Spine Radiography

Dorn Spinal Therapy

Spine Healing Therapy

Get Instant Access

A lateral cervical radiograph should be obtained in the ER and will demonstrate most vertebral subluxations and facet dislocations, as well as many fractures. A complete cervical spine series in preadolescent children includes a lateral radiograph extending from the occiput to at least the cranial portion of the T1 vertebral body and an AP radiograph. In adolescents and adults, an open-mouth radiograph of the odontoid process should also be obtained. 'Tandem' cervical and thoracolumbar-sacral (TLS) injuries are not uncommon, particularly after a motor-vehicle accident (MVA).

The lateral cervical radiograph should be used to evaluate the alignment of the anterior edge of the vertebral bodies, posterior edge of the vertebral bodies, the

Figure 7. Lateral cervical radiographs in flexed and extended positions. Dynamic cervical radiographs may be useful in cervical-spine clearance after trauma but should not be undertaken in the presence of known fracture, instability, neck pain or neurological deficit. Limited flexion or extension due to poor cooperation or splinting, as seen here, can also limit the value of the examination.

Figure 7. Lateral cervical radiographs in flexed and extended positions. Dynamic cervical radiographs may be useful in cervical-spine clearance after trauma but should not be undertaken in the presence of known fracture, instability, neck pain or neurological deficit. Limited flexion or extension due to poor cooperation or splinting, as seen here, can also limit the value of the examination.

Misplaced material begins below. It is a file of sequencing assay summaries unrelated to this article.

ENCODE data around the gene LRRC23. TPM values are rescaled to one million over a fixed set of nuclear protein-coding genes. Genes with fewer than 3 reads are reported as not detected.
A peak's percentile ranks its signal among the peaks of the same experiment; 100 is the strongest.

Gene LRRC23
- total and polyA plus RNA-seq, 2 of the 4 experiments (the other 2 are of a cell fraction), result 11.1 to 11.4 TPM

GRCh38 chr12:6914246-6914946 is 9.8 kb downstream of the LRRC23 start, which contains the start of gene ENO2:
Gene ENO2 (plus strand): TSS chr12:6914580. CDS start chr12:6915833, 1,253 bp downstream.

anterior edge of the laminae and the tips of the spinous processes. Splaying apart of adjacent spinous processes is a sign of ligamentous injury and possible instability. Fracture, deformity or asymmetry of any vertebral body or spinous process should be noted. Facet-joint widening or distraction may be apparent. Finally, the width of prevertebral soft tissue should be evaluated. In some cases, abnormal swelling of prevertebral soft tissue is the only radiographic sign of significant spinal-column ligamentous injury and instability.

The AP view should be evaluated for open or dislocated facets, alignment and vertebral deformity. The open-mouth view, if available, should be evaluated for fractures of the odontoid or for splaying of the lateral masses of C1 ( >7mm combined), both of which are signs of C1-2 instability.

If all static spine radiographs, as listed above, are negative for fracture, subluxation or other abnormality, the neurological examination is normal, and the spine is nontender at rest and during voluntary cervical flexion and extension, a significant spine injury may be excluded. However, many children with distracting painful injury, intoxication or head injury, or of preverbal age cannot accurately report spine tenderness. Performance of flexion and extension spine radiographs (see Fig. 7) may expose these patients to risk of further mechanical spinal-cord injury. In these cases, static MR imaging may be helpful in diagnosing unrecognized spinal instability.

Was this article helpful?

0 0

Post a comment